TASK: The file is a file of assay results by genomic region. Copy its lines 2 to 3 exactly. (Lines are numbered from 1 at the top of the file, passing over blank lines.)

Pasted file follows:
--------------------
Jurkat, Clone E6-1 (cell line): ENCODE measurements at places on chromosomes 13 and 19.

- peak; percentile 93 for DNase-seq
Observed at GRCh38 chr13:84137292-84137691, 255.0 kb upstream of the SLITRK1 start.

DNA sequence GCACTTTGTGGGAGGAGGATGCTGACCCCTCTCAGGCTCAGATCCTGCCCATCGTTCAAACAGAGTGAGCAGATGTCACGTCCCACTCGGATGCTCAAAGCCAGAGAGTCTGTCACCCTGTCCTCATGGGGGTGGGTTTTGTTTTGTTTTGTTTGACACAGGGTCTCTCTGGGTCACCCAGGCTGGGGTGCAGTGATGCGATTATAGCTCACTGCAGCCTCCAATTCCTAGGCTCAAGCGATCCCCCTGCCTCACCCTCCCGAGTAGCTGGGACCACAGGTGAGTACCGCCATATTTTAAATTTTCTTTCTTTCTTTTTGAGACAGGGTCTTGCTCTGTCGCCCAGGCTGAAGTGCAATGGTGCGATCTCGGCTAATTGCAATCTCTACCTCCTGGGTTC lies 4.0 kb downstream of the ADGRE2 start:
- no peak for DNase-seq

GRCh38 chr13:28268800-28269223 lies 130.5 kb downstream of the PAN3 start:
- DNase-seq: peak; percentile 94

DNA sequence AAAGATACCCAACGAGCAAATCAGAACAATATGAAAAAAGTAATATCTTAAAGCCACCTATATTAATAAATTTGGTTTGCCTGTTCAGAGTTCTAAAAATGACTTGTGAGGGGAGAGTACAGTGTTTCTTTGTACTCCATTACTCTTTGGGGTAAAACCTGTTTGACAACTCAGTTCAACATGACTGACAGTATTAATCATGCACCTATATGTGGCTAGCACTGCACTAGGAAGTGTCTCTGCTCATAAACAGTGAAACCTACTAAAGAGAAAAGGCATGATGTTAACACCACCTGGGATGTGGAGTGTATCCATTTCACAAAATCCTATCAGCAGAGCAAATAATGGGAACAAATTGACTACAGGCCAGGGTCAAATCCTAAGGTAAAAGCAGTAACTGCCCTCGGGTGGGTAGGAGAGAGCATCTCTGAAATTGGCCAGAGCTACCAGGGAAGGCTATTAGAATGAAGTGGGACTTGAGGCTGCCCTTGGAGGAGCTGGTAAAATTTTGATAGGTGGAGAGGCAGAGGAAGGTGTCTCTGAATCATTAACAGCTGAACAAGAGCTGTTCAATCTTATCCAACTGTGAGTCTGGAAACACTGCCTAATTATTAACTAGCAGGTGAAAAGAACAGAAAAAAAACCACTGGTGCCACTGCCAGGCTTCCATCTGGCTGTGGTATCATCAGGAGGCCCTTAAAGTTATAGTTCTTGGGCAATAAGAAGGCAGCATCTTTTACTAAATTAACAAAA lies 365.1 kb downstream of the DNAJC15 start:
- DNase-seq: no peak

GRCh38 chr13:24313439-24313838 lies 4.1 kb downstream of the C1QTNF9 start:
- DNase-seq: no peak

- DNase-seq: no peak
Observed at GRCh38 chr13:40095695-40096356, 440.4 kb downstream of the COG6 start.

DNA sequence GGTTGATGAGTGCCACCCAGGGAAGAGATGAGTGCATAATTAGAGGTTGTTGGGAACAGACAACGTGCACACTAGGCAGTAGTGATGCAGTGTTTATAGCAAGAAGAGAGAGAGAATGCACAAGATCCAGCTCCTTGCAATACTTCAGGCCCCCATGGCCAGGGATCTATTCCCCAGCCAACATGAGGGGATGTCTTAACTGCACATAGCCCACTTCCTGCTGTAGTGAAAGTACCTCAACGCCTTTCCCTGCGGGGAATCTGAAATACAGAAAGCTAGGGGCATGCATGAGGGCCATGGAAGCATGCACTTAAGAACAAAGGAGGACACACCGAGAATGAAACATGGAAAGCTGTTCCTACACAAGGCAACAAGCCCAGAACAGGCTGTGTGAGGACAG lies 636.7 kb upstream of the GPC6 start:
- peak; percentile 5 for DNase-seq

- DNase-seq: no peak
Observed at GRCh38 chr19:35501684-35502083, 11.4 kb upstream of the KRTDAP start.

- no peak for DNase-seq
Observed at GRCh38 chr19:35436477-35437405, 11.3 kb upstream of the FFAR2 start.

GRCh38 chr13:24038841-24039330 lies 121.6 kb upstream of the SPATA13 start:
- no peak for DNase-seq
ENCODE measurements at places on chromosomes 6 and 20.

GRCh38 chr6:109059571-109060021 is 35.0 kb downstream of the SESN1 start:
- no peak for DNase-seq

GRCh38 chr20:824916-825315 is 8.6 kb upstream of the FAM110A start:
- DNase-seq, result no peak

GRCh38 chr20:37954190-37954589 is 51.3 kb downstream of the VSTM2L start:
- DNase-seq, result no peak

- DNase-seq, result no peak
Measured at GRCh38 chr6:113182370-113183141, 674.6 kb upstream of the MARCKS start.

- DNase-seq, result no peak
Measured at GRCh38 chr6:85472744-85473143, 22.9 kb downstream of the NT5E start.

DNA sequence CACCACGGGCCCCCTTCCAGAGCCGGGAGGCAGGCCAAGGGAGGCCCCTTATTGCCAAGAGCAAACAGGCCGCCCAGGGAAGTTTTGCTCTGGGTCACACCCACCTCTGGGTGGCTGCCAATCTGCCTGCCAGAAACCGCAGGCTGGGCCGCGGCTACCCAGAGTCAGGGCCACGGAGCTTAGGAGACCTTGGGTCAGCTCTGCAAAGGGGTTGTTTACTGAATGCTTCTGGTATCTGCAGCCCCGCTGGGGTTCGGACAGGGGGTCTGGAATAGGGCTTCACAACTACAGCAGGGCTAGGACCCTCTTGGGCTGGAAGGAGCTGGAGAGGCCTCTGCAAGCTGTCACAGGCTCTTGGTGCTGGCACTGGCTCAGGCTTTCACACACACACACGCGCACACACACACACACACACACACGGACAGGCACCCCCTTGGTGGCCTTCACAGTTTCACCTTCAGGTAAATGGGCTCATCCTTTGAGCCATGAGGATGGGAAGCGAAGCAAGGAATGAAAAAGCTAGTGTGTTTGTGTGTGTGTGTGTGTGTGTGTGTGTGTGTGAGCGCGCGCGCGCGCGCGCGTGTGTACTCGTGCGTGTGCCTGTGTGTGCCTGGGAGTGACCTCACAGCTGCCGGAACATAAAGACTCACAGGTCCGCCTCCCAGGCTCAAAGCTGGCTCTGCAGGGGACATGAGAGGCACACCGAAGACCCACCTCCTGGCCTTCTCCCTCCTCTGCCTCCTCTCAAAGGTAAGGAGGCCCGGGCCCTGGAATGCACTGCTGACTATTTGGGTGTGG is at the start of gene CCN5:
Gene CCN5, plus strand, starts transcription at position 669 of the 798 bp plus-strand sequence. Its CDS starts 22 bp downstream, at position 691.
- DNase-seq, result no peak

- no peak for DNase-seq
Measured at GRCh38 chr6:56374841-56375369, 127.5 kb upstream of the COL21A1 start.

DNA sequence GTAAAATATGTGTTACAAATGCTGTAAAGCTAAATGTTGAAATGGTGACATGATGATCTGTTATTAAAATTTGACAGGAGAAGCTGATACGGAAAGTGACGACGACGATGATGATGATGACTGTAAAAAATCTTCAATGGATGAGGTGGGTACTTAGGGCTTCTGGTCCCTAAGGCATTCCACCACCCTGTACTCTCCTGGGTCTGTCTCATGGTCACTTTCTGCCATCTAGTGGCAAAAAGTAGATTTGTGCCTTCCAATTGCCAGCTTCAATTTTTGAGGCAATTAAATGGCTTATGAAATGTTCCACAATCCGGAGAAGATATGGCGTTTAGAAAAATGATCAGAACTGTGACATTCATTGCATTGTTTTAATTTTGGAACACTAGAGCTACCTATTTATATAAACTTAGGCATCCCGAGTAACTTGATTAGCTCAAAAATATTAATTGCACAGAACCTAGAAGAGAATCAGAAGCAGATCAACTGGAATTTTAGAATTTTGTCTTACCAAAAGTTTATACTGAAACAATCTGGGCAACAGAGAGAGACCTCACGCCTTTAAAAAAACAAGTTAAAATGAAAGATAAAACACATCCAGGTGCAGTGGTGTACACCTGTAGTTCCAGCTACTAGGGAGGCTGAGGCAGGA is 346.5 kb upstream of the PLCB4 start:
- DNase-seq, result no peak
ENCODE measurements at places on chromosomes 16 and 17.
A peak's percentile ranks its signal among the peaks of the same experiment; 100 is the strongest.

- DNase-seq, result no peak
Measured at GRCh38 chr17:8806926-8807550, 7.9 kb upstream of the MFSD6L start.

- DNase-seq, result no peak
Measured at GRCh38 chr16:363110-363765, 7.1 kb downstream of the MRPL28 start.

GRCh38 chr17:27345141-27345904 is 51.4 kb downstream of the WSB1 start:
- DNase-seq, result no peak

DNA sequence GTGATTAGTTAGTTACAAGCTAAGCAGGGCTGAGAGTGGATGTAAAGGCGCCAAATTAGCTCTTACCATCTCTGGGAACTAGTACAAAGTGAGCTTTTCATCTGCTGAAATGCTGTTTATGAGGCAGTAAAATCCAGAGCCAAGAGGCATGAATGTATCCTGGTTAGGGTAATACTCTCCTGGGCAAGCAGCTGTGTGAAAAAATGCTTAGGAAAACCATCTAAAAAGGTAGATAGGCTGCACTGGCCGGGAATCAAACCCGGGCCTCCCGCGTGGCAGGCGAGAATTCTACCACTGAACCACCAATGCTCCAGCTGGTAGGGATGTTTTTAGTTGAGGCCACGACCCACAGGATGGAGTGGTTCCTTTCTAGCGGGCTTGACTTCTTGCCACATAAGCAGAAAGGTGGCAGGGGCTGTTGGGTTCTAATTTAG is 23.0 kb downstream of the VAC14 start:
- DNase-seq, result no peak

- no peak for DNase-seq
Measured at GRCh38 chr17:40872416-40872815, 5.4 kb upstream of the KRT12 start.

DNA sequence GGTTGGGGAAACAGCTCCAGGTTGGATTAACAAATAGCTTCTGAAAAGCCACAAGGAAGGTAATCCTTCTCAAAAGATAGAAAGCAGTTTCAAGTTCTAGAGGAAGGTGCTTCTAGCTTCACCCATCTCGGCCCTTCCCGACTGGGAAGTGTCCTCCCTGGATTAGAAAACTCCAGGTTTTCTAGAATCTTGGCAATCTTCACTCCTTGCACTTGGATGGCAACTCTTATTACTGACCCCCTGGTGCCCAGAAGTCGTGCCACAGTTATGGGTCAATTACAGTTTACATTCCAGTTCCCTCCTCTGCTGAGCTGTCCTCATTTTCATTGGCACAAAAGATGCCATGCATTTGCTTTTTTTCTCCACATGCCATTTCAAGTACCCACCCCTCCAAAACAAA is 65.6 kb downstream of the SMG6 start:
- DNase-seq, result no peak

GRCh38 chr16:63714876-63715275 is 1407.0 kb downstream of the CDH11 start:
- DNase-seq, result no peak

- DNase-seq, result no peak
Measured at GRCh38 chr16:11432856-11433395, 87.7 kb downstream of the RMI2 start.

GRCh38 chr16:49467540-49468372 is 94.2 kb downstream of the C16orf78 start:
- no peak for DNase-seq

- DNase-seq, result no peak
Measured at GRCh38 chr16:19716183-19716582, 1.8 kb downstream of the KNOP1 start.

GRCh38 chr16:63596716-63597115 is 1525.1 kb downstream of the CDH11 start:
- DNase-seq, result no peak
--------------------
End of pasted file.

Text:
- peak; percentile 93 for DNase-seq
Observed at GRCh38 chr13:84137292-84137691, 255.0 kb upstream of the SLITRK1 start.